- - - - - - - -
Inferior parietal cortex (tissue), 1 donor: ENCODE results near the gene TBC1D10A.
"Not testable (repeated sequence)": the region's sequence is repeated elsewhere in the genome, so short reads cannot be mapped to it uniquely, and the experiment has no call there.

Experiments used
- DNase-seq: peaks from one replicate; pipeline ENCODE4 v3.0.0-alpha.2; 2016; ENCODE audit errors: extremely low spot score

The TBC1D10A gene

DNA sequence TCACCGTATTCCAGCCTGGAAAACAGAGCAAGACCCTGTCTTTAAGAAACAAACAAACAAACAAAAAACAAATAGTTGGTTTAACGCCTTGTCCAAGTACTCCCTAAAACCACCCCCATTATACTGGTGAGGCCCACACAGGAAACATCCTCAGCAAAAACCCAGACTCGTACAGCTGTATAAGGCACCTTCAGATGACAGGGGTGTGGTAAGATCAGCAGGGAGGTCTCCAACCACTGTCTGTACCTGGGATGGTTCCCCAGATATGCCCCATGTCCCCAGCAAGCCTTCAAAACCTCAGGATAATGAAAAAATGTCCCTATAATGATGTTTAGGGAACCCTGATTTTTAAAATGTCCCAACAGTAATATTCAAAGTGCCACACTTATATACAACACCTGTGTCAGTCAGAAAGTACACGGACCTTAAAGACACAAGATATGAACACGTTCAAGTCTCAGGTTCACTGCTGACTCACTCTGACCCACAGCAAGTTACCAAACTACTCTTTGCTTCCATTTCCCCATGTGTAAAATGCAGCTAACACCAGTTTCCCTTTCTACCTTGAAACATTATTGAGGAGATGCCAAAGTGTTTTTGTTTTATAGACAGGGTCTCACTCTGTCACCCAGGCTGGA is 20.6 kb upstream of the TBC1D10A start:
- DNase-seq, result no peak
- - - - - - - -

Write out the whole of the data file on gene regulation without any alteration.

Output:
Inferior parietal cortex (tissue), 1 donor: ENCODE results near the gene TBC1D10A.
"Not testable (repeated sequence)": the region's sequence is repeated elsewhere in the genome, so short reads cannot be mapped to it uniquely, and the experiment has no call there.

Experiments used
- DNase-seq: peaks from one replicate; pipeline ENCODE4 v3.0.0-alpha.2; 2016; ENCODE audit errors: extremely low spot score

The TBC1D10A gene

DNA sequence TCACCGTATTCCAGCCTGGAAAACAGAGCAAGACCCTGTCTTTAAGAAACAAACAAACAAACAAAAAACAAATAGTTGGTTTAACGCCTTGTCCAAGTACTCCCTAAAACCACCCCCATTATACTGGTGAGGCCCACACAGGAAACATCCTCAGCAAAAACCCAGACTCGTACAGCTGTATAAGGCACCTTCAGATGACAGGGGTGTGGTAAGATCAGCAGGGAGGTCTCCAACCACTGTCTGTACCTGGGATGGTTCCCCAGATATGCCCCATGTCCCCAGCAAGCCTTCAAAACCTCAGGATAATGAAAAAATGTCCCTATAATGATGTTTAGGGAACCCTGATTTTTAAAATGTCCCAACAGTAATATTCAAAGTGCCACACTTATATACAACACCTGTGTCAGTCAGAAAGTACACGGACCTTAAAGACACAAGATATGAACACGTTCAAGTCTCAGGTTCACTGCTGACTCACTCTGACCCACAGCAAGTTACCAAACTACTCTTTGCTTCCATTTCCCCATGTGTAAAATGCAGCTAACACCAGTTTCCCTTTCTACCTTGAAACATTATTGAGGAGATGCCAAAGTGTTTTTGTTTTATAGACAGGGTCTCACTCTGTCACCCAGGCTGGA is 20.6 kb upstream of the TBC1D10A start:
- DNase-seq, result no peak